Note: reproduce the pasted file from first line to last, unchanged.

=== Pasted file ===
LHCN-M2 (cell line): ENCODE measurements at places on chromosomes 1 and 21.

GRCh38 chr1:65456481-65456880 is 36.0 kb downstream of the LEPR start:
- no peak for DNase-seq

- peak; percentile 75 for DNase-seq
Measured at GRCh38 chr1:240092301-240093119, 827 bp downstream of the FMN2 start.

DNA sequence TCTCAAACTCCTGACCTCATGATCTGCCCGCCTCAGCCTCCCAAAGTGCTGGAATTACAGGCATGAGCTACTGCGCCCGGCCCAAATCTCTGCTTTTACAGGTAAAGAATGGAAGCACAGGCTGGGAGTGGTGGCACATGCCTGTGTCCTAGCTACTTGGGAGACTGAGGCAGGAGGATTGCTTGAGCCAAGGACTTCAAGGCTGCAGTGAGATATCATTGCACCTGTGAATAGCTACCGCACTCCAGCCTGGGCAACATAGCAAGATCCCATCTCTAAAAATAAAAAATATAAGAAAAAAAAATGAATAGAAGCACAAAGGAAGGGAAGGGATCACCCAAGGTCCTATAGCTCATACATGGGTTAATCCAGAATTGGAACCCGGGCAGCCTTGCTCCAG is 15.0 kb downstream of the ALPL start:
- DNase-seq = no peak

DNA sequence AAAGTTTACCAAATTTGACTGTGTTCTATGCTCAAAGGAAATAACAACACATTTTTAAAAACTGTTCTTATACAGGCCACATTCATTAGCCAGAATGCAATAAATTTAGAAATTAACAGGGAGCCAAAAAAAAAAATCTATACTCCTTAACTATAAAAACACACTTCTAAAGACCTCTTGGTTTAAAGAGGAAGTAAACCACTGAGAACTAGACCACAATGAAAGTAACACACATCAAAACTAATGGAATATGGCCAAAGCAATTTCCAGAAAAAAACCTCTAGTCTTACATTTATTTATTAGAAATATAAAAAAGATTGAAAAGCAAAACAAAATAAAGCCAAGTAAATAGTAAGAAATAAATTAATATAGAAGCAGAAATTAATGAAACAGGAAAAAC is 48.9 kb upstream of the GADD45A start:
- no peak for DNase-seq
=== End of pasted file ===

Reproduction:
LHCN-M2 (cell line): ENCODE measurements at places on chromosomes 1 and 21.

GRCh38 chr1:65456481-65456880 is 36.0 kb downstream of the LEPR start:
- no peak for DNase-seq

- peak; percentile 75 for DNase-seq
Measured at GRCh38 chr1:240092301-240093119, 827 bp downstream of the FMN2 start.

DNA sequence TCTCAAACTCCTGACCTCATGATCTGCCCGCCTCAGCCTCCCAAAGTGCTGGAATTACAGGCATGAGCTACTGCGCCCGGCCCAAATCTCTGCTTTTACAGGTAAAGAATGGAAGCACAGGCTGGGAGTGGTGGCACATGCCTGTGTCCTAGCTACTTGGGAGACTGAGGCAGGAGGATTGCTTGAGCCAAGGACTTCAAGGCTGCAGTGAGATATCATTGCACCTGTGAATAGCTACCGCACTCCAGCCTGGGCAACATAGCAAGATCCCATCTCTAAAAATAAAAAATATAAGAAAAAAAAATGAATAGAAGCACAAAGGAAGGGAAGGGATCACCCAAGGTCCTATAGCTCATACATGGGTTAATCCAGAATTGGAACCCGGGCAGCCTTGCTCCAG is 15.0 kb downstream of the ALPL start:
- DNase-seq = no peak

DNA sequence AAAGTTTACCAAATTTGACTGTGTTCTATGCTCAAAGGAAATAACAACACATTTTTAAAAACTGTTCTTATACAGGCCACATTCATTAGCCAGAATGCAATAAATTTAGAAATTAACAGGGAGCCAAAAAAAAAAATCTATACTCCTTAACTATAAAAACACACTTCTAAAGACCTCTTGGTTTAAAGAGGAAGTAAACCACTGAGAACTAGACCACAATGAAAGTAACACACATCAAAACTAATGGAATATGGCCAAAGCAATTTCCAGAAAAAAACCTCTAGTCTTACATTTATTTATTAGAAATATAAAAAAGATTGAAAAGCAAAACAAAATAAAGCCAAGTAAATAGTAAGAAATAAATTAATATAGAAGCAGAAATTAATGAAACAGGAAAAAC is 48.9 kb upstream of the GADD45A start:
- no peak for DNase-seq